Update: As we predicted, Emma Stone will reunite with Yorgo Lanthimos for the film in a supporting role, Variety reports.

Following up Poor Things, Yorgos Lanthimos already has another film in the can with Variety reports.

The 2003 original, directed by Joon-hwan Jang (who was originally attached to helm this new version), is a black comedy meets sci-fi thriller. Lanthimos’ version, based on a script by Will Tracy (Succession), will kick off production in U.K. and New York this summer, so we can expect a 2025 release, which would mark three consecutive features from the director in a row. Although no casting has been confirmed yet, Emma Stone and Lanthimos recently revealed they are already looking for another project to do together, so we’ll see if this will mark yet another reunion. In the meantime, see the synopsis for the Korean film below.

In the original film, Joon-hwan Jang imagines the fate of the human race hinging on Byun-gu, a bitter, paranoid and eccentric beekeeper who, with the help of his tightrope walker girlfriend, Sooni, kidnaps a powerful and successful businessman, Man-sik. Byun-gu believes that Man-sik is an alien from the planet Andromeda, one of many hiding among us and plotting to destroy the Earth in a few days. Amphetamine-popping Byun-gu sees himself as the planet’s last hope, and sets about torturing Man-sik with relish, trying to convince him to contact the “Royal Prince” and call off Armageddon. A battle of wits and wills ensues, with Man-sik trying to convince his captors that he’s human and attempting to escape. Man-sik recognizes Byun-gu as a disgruntled former employee whose comatose mother suffers from a mysterious illness. It begins to seem that Byun-gu’s true motivation may be personal, but he’s still ruthlessly determined to get Man-sik to confess and cooperate, even if he has to risk killing him. Meanwhile, a dishevelled detective, Chu, and his young acolyte, Inspector Kim, discover that the person who kidnapped Man-sik may have struck several times before, always with deadly results.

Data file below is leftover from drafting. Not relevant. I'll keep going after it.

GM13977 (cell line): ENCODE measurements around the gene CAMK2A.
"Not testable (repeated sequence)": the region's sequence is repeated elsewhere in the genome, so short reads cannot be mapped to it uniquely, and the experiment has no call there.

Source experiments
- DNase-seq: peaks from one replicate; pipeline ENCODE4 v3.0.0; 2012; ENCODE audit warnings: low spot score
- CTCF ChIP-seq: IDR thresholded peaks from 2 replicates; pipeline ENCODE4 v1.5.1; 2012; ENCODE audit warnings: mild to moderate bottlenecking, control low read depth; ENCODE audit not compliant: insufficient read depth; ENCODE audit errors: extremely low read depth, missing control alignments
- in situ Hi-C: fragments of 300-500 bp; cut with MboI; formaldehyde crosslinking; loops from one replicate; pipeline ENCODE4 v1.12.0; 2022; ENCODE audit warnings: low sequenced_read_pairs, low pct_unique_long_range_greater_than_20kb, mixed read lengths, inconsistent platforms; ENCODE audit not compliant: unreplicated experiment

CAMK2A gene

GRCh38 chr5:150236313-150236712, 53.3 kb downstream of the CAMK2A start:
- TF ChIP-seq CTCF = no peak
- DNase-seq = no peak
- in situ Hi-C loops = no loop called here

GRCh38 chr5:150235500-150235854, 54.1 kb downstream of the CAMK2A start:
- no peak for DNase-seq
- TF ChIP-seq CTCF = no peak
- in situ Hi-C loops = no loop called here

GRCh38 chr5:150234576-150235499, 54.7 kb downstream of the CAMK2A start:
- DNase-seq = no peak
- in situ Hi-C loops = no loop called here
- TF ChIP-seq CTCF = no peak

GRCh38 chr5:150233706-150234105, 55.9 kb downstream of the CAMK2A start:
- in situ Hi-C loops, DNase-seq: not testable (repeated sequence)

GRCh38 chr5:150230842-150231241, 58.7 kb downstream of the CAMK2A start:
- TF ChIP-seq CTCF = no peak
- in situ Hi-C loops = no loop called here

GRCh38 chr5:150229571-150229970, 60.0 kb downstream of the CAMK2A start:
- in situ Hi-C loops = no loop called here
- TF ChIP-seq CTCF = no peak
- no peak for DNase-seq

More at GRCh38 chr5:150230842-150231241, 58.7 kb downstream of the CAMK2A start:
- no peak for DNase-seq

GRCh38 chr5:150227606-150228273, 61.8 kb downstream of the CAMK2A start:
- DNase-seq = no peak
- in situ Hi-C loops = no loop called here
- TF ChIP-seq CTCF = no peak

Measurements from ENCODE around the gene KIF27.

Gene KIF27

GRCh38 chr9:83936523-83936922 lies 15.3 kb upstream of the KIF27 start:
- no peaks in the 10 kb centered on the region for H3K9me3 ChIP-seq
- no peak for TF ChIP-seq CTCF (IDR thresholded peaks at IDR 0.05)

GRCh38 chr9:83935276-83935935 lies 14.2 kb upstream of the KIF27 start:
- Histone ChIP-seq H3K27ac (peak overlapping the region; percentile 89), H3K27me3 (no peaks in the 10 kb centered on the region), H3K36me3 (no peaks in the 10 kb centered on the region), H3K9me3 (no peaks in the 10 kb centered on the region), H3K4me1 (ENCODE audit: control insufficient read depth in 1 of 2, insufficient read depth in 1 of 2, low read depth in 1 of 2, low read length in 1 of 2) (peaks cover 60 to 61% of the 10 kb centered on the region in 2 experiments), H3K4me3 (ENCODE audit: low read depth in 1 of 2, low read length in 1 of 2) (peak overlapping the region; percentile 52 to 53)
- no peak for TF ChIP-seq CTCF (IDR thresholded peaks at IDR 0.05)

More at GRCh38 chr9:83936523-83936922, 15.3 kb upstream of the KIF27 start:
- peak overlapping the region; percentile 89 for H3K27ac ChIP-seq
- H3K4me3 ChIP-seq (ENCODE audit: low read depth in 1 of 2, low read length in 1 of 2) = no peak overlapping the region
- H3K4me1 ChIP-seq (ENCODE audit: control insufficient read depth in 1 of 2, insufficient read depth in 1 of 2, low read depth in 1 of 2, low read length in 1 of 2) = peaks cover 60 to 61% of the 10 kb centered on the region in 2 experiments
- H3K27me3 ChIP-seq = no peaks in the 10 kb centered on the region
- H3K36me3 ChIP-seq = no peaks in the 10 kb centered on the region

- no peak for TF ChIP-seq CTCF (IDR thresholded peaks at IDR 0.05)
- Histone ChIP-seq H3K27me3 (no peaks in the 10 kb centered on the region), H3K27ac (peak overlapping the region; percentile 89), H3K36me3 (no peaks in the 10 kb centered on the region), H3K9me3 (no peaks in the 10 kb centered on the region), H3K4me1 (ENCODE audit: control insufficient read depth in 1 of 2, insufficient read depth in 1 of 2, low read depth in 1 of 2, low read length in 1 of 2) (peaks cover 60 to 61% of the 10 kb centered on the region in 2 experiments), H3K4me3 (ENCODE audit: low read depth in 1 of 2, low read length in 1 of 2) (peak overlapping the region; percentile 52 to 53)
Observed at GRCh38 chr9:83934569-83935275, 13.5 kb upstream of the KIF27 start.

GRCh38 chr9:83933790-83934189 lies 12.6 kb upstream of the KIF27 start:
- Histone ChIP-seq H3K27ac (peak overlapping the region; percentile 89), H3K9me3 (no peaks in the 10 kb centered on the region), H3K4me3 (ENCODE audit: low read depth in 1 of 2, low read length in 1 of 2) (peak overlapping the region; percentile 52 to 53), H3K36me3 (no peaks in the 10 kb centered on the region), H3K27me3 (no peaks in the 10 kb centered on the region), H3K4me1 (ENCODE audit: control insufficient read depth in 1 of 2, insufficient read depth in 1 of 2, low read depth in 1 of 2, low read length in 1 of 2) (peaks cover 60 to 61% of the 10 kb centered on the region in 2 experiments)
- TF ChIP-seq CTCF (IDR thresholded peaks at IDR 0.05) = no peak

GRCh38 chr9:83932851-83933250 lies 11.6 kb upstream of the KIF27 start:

“Swinging with youthful abandon between white-knuckle suspense, absurd slapstick, grim horror and a deeply felt (and earned) sense of tragedy, Save the Green Planet is one of the most remarkable films to come out of South Korea – among this recent wave or any wave, for that matter,” said Ari Aster and co-producer Lars Knudsen. 

See the trailer for the original, which is now available on Kanopy, below.

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